Wednesday, September 1, 2010

Dyeing bundle of Plumbago flowers and leaves

I gathered some blue Plumbago flowers and leaves this morning and bundled them in some wet dupioni silk. I did some pounding while bundling with, of all things, a 5 lb. hand weight. I couldn't find my rubber mallet. I tied the bundle tightly and steamed it over boiling rain water for about 90 minutes. I then put it in a plastic bag, sunk it in a jar and put it out in the sun. We'll see how long I can hold out before unwrapping it. This is my first bundle attempt.

 bundle suspended over boiling water

7 comments:

Marti said...

Plumbago, what a good word, rolls around the tongue, almost makes me want to get up and do a little dance! Thanks for the plumbago link, lovely flowers, first time I ever saw them was when we lived in Texas. Deanna, you certainly have given it your all between the gathering, the pounding, the steaming and then in the jar. Do you think that by putting the bundle in the plastic it will act as another layer of insulation for heat trapping? Had never thought to bag my bundles before putting them out for solar heat. I just plunk the cloth bundles into the old canning jar and wait, and wait...hardest thing to do is the waiting. Really looking forward to your results. I've only been working with old cotton but someday, will try silk because it looks like it takes up the color much deeper than cotton.

Notjustnat said...

That looks like fun Deanna. I dye too using flowers and leaves. I can see we are the same dye pots as Kaite! Can't wait to see the results - Hugs Nat

deanna7trees said...

thanks for your comments Marti and Nat. Nat, i'm going to try and be patient.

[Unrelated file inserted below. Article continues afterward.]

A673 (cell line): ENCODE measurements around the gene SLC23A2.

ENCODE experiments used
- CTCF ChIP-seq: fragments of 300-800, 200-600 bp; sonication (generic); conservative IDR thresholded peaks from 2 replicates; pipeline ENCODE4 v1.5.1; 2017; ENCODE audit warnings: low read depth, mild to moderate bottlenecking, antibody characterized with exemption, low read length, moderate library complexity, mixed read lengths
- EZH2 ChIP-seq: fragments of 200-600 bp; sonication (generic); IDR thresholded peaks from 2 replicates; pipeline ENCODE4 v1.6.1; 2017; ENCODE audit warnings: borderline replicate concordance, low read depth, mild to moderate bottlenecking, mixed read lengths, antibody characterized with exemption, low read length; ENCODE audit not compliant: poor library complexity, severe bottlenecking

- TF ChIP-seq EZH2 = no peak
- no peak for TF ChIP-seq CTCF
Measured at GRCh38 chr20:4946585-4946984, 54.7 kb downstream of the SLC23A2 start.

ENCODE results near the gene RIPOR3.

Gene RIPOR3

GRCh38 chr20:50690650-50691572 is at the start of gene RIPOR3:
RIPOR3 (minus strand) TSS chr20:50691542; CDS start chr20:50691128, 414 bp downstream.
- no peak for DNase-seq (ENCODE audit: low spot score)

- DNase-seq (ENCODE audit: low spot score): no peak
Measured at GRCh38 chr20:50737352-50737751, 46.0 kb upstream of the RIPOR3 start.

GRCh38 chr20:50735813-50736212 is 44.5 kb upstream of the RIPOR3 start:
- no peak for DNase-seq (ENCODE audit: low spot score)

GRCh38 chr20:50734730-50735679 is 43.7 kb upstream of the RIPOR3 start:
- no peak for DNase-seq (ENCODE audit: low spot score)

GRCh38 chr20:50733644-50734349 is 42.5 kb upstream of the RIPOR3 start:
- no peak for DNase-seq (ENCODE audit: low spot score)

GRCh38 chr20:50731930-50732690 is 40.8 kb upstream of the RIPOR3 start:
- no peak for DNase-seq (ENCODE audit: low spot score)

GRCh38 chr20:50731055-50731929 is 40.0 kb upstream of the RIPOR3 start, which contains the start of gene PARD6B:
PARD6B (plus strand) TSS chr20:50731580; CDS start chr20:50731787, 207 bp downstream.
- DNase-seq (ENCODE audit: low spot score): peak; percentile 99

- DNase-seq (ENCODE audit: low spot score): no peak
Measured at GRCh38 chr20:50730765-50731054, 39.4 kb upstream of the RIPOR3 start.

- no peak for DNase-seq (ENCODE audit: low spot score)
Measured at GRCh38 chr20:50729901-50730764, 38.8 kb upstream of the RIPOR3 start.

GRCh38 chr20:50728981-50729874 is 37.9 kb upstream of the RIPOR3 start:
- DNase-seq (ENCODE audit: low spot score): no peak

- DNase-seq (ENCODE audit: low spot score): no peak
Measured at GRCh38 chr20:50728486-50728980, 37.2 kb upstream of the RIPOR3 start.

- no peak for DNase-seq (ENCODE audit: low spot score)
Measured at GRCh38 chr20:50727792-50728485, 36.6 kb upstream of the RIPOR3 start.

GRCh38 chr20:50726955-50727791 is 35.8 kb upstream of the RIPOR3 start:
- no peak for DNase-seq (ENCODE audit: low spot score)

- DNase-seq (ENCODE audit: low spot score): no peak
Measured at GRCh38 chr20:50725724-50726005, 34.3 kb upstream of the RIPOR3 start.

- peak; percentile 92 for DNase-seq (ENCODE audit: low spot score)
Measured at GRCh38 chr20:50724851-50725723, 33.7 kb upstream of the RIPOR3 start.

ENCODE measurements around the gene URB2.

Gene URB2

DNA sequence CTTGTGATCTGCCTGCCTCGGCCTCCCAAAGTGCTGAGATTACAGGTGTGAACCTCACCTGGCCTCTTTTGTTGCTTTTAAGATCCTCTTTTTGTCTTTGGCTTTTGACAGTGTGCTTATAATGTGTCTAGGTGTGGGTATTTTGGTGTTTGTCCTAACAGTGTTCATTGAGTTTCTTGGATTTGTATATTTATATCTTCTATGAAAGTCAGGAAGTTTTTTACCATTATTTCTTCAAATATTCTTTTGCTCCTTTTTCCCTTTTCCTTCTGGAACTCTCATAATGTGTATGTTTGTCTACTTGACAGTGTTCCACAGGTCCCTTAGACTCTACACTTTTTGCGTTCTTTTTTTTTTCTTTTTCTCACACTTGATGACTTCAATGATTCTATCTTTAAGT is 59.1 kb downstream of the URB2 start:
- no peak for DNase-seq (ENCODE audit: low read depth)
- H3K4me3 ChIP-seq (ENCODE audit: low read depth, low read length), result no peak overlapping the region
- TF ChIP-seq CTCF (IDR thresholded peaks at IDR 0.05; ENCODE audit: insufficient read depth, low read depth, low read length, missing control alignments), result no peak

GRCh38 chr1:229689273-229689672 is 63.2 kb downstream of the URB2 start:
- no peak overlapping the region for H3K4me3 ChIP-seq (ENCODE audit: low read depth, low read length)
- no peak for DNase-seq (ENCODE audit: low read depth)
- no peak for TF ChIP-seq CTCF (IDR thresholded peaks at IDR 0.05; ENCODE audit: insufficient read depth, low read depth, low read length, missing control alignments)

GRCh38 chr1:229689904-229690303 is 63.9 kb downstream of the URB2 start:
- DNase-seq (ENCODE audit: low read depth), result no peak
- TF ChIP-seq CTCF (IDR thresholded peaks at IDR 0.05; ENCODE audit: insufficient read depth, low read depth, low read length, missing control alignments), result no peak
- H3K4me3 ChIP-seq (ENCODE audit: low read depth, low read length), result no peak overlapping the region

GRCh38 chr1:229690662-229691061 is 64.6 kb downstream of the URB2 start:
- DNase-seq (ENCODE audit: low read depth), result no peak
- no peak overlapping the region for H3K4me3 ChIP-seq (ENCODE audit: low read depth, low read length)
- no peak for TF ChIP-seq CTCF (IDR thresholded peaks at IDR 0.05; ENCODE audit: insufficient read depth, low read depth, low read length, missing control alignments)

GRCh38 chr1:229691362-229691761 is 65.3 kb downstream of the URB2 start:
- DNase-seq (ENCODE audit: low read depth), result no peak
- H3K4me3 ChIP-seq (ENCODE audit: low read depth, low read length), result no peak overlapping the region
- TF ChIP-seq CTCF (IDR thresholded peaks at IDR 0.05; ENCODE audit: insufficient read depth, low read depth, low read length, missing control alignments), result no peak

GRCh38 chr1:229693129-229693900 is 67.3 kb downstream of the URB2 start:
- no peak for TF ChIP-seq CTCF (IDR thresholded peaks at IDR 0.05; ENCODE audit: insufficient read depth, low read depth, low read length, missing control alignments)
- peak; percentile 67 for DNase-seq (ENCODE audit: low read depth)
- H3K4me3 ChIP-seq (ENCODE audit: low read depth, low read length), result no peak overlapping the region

Marti, the reason i put the bundle in the plastic bag is to keep it moist. just experimenting so don't know if it will work or not.

kaite said...

hi deanna, i hope you get a good result for your first steamed bundle.
I usually only leave them for 24/24, esp these floral ones, i'm thinking that they may rot if left for too long. The unsteamed, cold bundles are the ones that india leaves for a month. When you undo it, let it dry completely before washing, then iron it and let it sit again, and only then are you allowed to rinse it in cold water. If you rinse it too soon then you can lose a lot more colour.

Marti said...

Experimenting is the joy of all of this eco dyeing. After I place whatever I find in the cloth and roll and tie it up to make my eco bundles, I spritz the bundle with water, leftover tea or coffee, a splash of soy sauce, etc. so they are moist when they go into the jar. Screw on the lid and the bundles stay moist. As the heat builds up from the sun, the bundles "sweat" and continue to stay moist until I can't wait any longer and remove them from the jar. Fascinating to check on them and see the color form on the cloth.

Penny Berens said...

The waiting is the hardest bit isn't it!

Storycloth said...

Really exciting Deanna. Can't wait to see it. I am learning a lot from these dyeing postings Great tips from everyone. G

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